Abi was the one who had the idea to go through the slavedays as a family, and she’s the one who got them all places in Kyneston, all except Luke that is. She feels guilty for leaving her little brother in Millmoor, and despite being told time and time again there is no way to get him out she still asks, still tries her bests to bring him home to them. Abi seems to take on a lot of responsibility in her family, maybe she feels it’s up to her to get Luke back when it’s her mistake, so to say, that led to him being in Millmoor without the rest of them.
One thing I was not a fan of was the romance between Abi and Jenner. I liked Jenner on his own as a character, as an Equal born without a gift he’s always felt like his family’s dirty little secret, and I liked Abi on her own as a character too. However when she was around Jenner it seemed like her everything that set her apart as her own character, an intelligent, family orientated and stubborn girl, seemed to fall in the wayside of her crush on Jenner. It was only really at the end, and don’t worry there are no spoilers here, that Abi seemed to become her own character again and I really started rooting for her.
The Equals are the rulers of England, and they have abilities that mean they’re better than everyone else and means they’re exempt from slavedays. The Jardine’s, the family who live in Kyneston, are incredibly powerful, incredibly connected and incredibly ruthless. Jenner, the only one without a gift, seems to be the only one who understands the plight of the people working their slavedays in the manor. Gavar, the heir, is cruel and has a terrible temper but there is more to him than meets the eye and I kind of enjoyed learning more about him. Silyen, the youngest, is hardly there at all. His gift is something new, something powerful and a little terrifying. and you’re never really sure where his motivations lie.
It isn’t just the Jardine’s who rule over England, there are plenty of other Equal families who all fight politically for power and control, scraping and clawing for any bit of power they can get their hands on, even if it means tearing someone else down on their quest to the top.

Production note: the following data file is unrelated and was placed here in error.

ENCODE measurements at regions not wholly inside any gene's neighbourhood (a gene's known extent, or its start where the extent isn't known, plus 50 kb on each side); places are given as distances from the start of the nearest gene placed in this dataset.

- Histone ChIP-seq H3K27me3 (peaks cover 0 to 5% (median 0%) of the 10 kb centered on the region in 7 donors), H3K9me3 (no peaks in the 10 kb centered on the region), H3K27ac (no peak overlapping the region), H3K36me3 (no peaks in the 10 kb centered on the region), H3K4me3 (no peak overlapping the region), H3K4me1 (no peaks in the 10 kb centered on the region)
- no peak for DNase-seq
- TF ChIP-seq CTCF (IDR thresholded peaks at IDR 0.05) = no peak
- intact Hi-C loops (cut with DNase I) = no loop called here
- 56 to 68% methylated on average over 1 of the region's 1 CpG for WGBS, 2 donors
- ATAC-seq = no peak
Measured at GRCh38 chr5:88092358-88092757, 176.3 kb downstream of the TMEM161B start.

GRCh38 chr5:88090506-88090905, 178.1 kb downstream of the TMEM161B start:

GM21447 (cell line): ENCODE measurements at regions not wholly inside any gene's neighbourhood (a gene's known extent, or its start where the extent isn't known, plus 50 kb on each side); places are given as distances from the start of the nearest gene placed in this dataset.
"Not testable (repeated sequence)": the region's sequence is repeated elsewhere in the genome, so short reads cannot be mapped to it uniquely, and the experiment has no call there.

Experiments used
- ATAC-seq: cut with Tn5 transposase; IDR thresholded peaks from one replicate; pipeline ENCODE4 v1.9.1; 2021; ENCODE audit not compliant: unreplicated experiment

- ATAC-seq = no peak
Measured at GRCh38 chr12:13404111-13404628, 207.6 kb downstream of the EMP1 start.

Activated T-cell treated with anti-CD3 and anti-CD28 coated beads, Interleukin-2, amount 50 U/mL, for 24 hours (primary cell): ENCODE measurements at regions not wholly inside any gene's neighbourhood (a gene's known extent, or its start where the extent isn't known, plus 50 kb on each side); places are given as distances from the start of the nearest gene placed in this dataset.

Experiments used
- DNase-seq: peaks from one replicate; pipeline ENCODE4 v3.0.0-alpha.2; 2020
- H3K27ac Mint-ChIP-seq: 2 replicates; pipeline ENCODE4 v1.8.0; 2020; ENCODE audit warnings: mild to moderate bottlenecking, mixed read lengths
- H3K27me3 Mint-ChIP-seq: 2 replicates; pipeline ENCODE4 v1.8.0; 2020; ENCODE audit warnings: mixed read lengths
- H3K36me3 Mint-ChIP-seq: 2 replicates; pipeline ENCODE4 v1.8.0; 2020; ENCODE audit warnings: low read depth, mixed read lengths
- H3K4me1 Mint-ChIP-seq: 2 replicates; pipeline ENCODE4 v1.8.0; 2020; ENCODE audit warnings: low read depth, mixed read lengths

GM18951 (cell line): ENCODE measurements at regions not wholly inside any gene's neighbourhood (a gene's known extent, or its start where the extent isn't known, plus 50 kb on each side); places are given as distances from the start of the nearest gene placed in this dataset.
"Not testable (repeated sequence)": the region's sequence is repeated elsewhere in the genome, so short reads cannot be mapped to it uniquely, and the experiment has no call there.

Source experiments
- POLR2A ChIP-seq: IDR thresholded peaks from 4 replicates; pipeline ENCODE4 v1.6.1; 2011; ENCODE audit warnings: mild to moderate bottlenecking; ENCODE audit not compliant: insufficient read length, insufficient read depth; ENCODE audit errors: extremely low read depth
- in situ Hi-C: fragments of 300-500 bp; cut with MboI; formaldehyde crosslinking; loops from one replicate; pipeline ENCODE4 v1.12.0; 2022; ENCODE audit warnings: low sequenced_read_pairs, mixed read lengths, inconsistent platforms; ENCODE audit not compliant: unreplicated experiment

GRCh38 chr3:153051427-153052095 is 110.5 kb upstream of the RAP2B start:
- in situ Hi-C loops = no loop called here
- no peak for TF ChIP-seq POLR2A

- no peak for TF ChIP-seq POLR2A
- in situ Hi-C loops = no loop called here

Gilded Cage is set in an alternate version of England. Everything is the same in terms of the technology and, most, of the landmarks; the only difference is that every person has to complete ten years of slavedays. This was introduced to leave the Equals free to rule the country but it is brutal and hard, and if you end up in Millmoor there’s no telling how you’ll come out but it certainly won’t be in one piece. Following Luke in Millmoor kind of reminded me of the stories you would read about old Victorian factories; long hours, terrible condition, horrible pollution, and dire circumstances all around. Luke ends up in a factory, one of the worst of the worst, but the whole of Millmoor is a horrible place to spend ten years. Kyneston is supposed to be better, safer, but in reality it’s just as dangerous as Millmoor only in a different way.
This book was incredible. Other than the relationship between Abi and Jenner, which I didn’t really care for, I have no complaints about Gilded Cage. The setting is amazing – the politics and the history of the world has clearly been well thought out – the characters are well written, and the story itself is addictive. The end of this book is a real game changer and a cliffhanger too, and now I really need the second book to find out what happens next.
What did you think of Gilded Cage? Was it a favourite of yours or could you just not get into the story? Let me know.
All quotes have been taken from an ARC and may differ in the final publication.